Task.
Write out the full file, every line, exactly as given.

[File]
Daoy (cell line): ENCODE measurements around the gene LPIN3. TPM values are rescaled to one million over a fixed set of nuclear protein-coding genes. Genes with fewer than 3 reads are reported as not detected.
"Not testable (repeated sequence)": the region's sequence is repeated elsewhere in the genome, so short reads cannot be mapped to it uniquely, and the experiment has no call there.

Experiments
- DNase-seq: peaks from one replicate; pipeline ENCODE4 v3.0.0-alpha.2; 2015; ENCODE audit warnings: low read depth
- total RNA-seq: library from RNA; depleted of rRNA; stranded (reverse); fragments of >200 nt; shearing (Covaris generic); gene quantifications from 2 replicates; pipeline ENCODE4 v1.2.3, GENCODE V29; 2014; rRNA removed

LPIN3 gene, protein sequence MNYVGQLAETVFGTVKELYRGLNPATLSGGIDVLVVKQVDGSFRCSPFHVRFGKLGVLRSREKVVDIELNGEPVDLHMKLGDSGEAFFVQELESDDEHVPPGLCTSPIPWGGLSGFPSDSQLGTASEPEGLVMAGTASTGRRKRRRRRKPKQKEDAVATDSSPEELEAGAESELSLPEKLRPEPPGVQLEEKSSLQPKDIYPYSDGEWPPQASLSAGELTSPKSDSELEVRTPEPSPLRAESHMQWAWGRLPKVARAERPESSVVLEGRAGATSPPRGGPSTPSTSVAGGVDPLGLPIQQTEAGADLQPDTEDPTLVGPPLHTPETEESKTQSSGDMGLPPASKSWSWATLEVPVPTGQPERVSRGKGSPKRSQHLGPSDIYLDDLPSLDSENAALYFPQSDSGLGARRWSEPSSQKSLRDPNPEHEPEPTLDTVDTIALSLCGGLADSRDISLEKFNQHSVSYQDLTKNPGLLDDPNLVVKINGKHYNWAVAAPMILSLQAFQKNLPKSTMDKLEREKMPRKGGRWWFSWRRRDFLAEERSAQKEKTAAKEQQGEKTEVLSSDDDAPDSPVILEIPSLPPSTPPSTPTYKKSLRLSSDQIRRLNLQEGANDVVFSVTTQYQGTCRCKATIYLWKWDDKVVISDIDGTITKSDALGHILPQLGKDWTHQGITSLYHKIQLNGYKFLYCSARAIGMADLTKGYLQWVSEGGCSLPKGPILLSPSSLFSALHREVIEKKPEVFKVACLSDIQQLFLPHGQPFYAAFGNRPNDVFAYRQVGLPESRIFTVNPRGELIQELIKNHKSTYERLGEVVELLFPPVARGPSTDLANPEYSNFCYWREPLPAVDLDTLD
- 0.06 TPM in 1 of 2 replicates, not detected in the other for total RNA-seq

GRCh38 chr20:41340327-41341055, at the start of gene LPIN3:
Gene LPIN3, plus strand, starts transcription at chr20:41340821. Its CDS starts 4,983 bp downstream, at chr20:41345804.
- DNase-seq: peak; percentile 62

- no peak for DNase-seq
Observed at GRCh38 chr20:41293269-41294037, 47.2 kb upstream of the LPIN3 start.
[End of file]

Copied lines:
Daoy (cell line): ENCODE measurements around the gene LPIN3. TPM values are rescaled to one million over a fixed set of nuclear protein-coding genes. Genes with fewer than 3 reads are reported as not detected.
"Not testable (repeated sequence)": the region's sequence is repeated elsewhere in the genome, so short reads cannot be mapped to it uniquely, and the experiment has no call there.

Experiments
- DNase-seq: peaks from one replicate; pipeline ENCODE4 v3.0.0-alpha.2; 2015; ENCODE audit warnings: low read depth
- total RNA-seq: library from RNA; depleted of rRNA; stranded (reverse); fragments of >200 nt; shearing (Covaris generic); gene quantifications from 2 replicates; pipeline ENCODE4 v1.2.3, GENCODE V29; 2014; rRNA removed

LPIN3 gene, protein sequence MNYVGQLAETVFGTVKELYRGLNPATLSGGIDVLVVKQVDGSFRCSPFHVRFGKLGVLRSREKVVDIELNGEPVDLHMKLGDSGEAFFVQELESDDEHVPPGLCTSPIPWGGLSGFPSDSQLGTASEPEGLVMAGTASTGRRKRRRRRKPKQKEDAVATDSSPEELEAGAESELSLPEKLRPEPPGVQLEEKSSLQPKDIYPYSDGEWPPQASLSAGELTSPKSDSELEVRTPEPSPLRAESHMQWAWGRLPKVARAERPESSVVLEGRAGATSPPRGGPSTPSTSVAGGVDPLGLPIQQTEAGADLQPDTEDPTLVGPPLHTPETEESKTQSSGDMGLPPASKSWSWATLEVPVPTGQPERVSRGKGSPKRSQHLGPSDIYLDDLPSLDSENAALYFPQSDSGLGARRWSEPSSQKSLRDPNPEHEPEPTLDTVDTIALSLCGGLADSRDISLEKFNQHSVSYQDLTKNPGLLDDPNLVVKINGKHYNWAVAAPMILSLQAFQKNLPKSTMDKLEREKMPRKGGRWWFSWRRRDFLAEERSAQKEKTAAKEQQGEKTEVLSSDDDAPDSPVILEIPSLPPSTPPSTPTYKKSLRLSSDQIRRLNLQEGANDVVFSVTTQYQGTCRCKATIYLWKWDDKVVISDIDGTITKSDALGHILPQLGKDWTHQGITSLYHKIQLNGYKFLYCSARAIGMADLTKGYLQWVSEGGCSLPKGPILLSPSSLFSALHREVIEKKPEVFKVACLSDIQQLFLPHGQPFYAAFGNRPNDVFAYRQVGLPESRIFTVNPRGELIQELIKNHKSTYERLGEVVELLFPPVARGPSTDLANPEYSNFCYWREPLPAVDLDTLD
- 0.06 TPM in 1 of 2 replicates, not detected in the other for total RNA-seq

GRCh38 chr20:41340327-41341055, at the start of gene LPIN3:
Gene LPIN3, plus strand, starts transcription at chr20:41340821. Its CDS starts 4,983 bp downstream, at chr20:41345804.
- DNase-seq: peak; percentile 62

- no peak for DNase-seq
Observed at GRCh38 chr20:41293269-41294037, 47.2 kb upstream of the LPIN3 start.